We put up a rough square of chicken wire – about 20 feet on each side. There’s a door that swings open on one corner, and fastens with a string on a nail. In the pen, the chickens have a combined nest box and feed/watering station, and a small portable coop where they spend the night locked up. For most of the day, they peck at the good selection of grass clippings, hay, and vegetable scraps that we throw in for them. In the evening, they come out and roam the field, hillside, and woods for a couple hours before bedtime. The pen is kept far enough away from the gardens that they don’t make it down that far before bedtime.

After a full growing season or more of throwing in loads of hay and all the other organic matter we can gather, we move the net, and the birds, over. We pile up the nice load of pooped-on organic matter and in another year, we have a beautiful compost pile, made right here.compost pile

The weakest point of this system was the hay. If you have spent any time at all with chickens then you know exactly how fast they can work up a piece of ground. Those birds are like Mother Earth’s back-scratchers, and they need new stuff to pick through ALL the time. One year, we dumped an entire round bale smack in the middle of the pen. That was great. The next year, we didn’t buy any round bales, the hay was not stored in a location convenient to the chicken pen, and so throwing more hay in didn’t always run as high as it should have on the priority list. The compost suffered, and the birds weren’t as happy.crowing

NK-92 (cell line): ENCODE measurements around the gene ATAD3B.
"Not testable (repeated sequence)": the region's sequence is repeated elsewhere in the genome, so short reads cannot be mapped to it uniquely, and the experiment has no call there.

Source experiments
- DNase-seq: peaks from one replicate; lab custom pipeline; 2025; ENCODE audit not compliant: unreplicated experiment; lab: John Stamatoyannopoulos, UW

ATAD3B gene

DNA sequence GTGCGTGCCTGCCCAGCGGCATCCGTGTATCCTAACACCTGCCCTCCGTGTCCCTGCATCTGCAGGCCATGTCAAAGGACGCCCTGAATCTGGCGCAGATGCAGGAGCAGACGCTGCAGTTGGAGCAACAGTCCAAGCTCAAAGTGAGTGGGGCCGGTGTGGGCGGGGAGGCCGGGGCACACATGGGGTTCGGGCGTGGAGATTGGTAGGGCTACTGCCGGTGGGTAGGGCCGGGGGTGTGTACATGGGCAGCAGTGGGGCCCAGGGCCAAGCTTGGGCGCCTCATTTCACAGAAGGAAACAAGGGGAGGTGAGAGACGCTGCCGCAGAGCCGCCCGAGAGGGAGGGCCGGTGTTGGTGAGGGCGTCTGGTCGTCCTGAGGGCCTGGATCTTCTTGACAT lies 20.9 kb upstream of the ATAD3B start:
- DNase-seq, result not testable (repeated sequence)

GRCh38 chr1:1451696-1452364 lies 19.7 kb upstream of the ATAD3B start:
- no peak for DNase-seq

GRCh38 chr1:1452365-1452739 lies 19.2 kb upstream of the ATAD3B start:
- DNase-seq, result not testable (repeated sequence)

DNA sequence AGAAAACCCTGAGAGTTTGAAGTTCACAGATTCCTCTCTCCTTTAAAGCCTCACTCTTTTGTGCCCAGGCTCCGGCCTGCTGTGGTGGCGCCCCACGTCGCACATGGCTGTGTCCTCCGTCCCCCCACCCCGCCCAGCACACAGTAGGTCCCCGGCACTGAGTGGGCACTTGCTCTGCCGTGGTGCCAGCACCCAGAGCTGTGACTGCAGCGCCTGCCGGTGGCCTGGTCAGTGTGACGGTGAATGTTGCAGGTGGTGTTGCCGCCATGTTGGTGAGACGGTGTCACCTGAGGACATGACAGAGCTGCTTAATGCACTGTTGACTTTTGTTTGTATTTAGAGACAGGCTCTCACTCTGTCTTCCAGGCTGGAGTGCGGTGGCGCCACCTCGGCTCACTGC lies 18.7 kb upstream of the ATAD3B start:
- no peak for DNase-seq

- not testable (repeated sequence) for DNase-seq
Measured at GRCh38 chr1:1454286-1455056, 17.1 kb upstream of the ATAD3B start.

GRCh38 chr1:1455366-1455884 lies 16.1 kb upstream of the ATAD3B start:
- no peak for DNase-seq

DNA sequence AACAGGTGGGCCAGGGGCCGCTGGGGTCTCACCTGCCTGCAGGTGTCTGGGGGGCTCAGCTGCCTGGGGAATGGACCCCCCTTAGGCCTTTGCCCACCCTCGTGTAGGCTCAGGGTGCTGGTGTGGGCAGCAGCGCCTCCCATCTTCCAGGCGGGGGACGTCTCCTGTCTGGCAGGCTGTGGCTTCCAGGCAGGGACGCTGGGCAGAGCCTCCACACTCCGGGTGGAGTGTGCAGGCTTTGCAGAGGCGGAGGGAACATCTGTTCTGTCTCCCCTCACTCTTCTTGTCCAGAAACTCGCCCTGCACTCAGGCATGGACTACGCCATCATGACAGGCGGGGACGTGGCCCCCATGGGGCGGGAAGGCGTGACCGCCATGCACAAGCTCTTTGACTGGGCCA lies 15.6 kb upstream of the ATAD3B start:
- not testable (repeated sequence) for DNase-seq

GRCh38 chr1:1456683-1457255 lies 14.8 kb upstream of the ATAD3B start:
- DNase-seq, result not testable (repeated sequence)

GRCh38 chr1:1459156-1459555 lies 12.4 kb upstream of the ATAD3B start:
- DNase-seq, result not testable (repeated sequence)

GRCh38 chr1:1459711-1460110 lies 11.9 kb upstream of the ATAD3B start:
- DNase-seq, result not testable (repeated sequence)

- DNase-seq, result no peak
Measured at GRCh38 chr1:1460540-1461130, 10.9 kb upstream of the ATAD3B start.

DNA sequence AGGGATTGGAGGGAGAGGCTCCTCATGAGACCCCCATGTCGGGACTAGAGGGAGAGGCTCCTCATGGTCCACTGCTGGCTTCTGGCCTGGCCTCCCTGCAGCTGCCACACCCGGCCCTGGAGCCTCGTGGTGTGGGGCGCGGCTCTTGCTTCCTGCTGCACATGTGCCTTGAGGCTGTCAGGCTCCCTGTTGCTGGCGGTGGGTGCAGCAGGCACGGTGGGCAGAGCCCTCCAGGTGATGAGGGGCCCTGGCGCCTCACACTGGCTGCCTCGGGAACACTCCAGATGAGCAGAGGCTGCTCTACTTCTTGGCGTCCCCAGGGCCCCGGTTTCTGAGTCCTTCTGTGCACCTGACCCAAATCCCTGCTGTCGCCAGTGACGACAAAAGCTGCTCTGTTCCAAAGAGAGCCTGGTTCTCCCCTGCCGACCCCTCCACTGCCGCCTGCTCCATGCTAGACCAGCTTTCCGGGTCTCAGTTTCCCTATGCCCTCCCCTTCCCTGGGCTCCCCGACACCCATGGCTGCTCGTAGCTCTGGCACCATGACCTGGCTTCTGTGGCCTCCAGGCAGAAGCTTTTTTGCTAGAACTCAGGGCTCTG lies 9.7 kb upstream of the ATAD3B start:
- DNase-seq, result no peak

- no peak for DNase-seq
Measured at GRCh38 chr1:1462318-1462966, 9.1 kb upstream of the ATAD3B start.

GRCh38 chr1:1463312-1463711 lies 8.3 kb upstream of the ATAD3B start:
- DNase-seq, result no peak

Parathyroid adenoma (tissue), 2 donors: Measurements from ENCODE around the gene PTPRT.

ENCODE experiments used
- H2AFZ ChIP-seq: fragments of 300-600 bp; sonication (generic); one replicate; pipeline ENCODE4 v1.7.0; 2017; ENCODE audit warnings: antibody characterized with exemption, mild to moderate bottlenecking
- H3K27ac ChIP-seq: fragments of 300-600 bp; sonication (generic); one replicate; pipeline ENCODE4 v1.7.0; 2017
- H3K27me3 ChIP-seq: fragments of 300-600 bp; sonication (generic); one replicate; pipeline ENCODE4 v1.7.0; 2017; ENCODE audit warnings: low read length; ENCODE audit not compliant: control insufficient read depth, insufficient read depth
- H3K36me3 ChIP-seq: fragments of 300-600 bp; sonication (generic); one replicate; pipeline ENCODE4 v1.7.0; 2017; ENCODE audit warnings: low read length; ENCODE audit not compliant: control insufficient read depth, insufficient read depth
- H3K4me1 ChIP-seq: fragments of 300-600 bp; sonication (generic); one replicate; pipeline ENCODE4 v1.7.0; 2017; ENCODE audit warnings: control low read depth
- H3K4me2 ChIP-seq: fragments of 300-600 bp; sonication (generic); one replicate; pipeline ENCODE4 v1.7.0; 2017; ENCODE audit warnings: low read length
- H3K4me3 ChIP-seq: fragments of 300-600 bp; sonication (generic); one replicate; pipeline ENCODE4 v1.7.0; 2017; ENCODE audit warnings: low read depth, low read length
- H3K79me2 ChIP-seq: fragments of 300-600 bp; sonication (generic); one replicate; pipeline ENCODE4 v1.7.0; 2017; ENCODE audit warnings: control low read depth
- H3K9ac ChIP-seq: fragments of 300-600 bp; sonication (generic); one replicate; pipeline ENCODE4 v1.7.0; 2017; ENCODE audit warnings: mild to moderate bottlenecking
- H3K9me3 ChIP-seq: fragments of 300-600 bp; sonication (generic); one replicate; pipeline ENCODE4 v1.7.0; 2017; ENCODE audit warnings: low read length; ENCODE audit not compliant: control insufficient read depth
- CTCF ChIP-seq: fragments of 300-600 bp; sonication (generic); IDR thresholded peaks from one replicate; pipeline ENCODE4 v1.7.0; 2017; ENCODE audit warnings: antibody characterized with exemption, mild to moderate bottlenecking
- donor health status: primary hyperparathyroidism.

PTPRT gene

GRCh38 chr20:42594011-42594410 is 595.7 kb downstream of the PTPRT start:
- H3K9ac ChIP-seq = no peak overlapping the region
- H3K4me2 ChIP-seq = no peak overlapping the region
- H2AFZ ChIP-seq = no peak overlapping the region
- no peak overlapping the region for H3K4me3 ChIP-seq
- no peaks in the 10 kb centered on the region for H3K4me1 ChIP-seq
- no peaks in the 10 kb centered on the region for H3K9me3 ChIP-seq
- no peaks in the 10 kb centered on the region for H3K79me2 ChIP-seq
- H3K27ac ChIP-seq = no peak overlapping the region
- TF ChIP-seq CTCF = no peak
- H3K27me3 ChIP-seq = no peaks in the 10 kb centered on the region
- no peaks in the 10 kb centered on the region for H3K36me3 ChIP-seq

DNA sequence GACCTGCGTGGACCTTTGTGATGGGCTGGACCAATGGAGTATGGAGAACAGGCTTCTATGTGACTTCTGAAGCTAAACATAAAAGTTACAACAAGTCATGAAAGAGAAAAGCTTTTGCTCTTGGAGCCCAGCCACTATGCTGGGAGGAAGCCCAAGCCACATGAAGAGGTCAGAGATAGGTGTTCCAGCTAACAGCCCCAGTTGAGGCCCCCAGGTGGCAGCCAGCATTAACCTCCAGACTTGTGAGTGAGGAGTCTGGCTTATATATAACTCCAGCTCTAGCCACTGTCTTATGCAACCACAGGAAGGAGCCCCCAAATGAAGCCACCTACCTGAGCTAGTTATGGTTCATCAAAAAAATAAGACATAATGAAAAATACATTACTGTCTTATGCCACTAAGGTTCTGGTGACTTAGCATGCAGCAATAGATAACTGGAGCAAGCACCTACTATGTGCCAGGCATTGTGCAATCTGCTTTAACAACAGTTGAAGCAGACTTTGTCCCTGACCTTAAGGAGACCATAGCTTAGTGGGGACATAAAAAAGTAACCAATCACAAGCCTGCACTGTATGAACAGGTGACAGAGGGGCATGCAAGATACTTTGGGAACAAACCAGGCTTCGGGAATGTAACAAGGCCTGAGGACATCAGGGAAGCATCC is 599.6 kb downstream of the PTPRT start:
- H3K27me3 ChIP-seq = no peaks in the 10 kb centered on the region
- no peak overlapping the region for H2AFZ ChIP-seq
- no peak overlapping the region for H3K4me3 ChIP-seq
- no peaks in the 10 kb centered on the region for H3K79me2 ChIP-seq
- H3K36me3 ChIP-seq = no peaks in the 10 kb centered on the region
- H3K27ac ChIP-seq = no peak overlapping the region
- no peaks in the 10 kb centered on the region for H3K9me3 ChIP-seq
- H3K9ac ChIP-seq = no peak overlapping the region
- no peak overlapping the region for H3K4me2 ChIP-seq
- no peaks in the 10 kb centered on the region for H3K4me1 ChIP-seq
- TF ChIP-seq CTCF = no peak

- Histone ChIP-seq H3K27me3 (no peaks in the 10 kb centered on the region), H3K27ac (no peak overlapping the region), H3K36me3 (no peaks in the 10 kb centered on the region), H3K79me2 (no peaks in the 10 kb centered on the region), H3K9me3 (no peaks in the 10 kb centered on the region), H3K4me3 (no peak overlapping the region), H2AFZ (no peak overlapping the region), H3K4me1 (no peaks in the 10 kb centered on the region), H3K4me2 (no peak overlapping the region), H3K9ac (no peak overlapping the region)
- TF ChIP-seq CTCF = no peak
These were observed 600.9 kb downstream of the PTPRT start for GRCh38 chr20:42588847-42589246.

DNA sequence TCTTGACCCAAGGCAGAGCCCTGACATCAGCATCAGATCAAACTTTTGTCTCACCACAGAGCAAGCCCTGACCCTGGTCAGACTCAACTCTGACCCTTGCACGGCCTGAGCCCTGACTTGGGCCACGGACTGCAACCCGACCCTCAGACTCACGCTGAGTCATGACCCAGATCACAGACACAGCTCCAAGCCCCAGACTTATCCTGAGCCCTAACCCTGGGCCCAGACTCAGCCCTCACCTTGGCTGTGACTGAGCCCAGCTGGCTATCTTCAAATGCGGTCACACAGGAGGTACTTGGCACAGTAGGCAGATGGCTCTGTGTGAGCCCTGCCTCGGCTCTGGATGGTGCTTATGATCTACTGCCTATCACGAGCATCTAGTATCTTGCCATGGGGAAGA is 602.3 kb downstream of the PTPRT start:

This year, a few circumstances collided to make amends to our previous failings.

First, the oats didn’t die. We sowed most of our lower garden in a thick planting of cover crop. We left out the vetch because we were tired of tangling with it in the Spring, and my Fellow Man told the kids and I to just throw on that bag of oats with the crimson clover. The oats were supposed to die over the winter (I’m wondering where that information came from now), and leave a nice thick stand of crimson clover. Both oats and clover came up thick, and the oats didn’t look too good, but they stood all through that wretched cold winter. The clover bloomed beautifully, then faded, and the oats grew taller and set seed. We were unprepared for that success!crimson clover and oats